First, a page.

At the Wedding Channel, you’ll find the short-cut links to register your nuptials with Williams-Sonoma, Macy’s, Crate and Barrel, Bloomingdale’s, Pottery Barn — you know, the usual suspects. Who decreed that we’d necessarily want designer sheets and waffle irons for our newly minted unions?
At a certain age you attend more funerals than weddings, but that doesn’t mean you’re not still in touch with the trends. I know how to use my iPhone to simplify matters. Wedding Registry by iList Apps “helps take the stress out of planning your wedding. Instead of creating a separate bridal registry at every store in town, this app lets you quickly create just one registry and share it with your friends and family. Your registry even updates with every item purchased, so there are no more duplicate gifts to return!” I thought exchanging stuff was half the fun, but my wedding preceded electricity, not to mention the Internet.
But how about forgetting the bedding and dust-gathering vases and have your friends and family go in on … a Dodge Dart? Aunt Millie pays for the steering wheel, and Cousin Bruce handles the tires. That’s the idea behind Chrysler’s Dodge Dart Registry, which seems to be taking the idea perfectly seriously.
“Pick out the features you want in your new Dart and then invite friends and family to sponsor individual parts of the car,” the automaker says. “You can raise a portion of the cost of a new Dart or the full price. Then all you have to do is go to a dealership and pick it up.” OK, I’m registering. All I have to do is go pick up my car.
But some of these folks obviously need a new car more than I do. Here’s Chris: "Hey everyone. Having a new car would be such a relief with everything going on. Losing my job and planning to go to school as soon as possible, all the while trying to find a job that would work with school, having the car would be such a help. Plus, me and my fiancé are getting married in August, so it would be a nice to maybe get a donation or some assistance as an early wedding present.”
Joshua adds, “My dream car has been a Dart ever since my grandfather first showed me the one that I would own at the age of 15. As a proud owner of a 1971 Dodge Dart Demon I would love to have both the new and the old. I appreciate anything I can get!” I’m sure he’d be all happy and everything, but at this point nobody has contributed. That was also true of all the other registries I investigated.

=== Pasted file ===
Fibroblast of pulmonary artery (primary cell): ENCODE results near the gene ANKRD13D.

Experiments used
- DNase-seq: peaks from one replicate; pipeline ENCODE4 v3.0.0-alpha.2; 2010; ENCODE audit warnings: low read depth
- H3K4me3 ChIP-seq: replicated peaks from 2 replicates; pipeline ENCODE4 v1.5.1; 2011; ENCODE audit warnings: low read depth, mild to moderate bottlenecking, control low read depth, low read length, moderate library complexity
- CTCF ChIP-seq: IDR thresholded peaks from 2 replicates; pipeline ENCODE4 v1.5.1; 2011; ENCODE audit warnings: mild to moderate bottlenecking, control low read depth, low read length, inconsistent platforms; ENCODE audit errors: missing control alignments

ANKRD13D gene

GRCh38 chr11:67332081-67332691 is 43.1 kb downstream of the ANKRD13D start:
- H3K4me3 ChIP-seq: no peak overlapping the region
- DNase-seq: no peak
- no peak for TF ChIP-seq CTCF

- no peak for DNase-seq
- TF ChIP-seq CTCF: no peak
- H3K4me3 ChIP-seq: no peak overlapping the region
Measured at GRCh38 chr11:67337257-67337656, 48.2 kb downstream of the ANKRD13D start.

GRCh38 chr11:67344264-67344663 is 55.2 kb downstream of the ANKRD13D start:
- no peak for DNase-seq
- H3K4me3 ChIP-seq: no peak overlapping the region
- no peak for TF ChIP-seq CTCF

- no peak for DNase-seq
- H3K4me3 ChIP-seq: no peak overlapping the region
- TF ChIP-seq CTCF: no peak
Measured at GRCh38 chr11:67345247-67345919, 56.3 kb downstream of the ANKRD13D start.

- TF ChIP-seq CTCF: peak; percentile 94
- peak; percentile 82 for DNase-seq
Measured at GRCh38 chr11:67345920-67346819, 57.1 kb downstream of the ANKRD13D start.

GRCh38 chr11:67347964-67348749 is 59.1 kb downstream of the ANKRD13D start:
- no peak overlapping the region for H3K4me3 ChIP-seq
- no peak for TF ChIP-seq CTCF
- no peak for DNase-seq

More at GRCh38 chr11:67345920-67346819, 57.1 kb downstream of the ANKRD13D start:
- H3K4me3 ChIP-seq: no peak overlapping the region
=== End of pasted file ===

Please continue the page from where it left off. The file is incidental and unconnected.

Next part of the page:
Maybe having a sob story helps. Here’s Scott’s: “I lost everything I held dear to me, and still haven't figured it all out. I’m talented, yet business dropped. I’m nice, yet I got dumped. I'm a hard worker, yet I lost my truck, and was kicked out after being dumped. I went through a lot of soul searching, reflecting, and personal growth through this experience, and have deemed this year (2013) the year that I go for everything I’ve had planned.” But Scott hasn’t gotten any contributions, either.
Even a woman who needs a car to visit her ailing mother with cancer is still at the zero point. To be fair, most of these personalized sites are quite young, and so maybe the money will roll in. The site is extremely popular, with (by my count) three new appeals per minute. Even if you don’t want a Dodge Dart and aren’t in a mood to help a friend who does, the stories on the site make good reading.
As with a wedding registry, this Dart project will probably only succeed if you’re strategic about targeting the right prospects. Don’t invite your friends who are flat broke! They probably won’t appreciate your need for a Dodge Dart. Rob Whitlow tries the upfront-and-honest approach in this YouTube video:
I’m probably the worst prospect for this because, well, I already have a Dodge Dart (see photo above). Yes, it’s a 1963 convertible, not the snazzy $16,000 Alfa-Romeo-sourced subcompact. My Dart, with a Slant Six, gets 25 mpg downhill, but you can get the new one in an edition that delivers 41 mpg on the highway. Oddly enough, though, my restored car is probably worth about the same amount as a new one.
Things I’ve seen people do at the Dart registry I wouldn’t do: Holding up a beer in the photo, using really bad grammar and punctuation, dressing in ripped shorts and/or an Iron Maiden, or saying you want a Dart because … you want one. Even adding you want one because "they're sexy," as Amanda did, is unlikely to do the trick.
Related post on MNN: Cars that say you've made it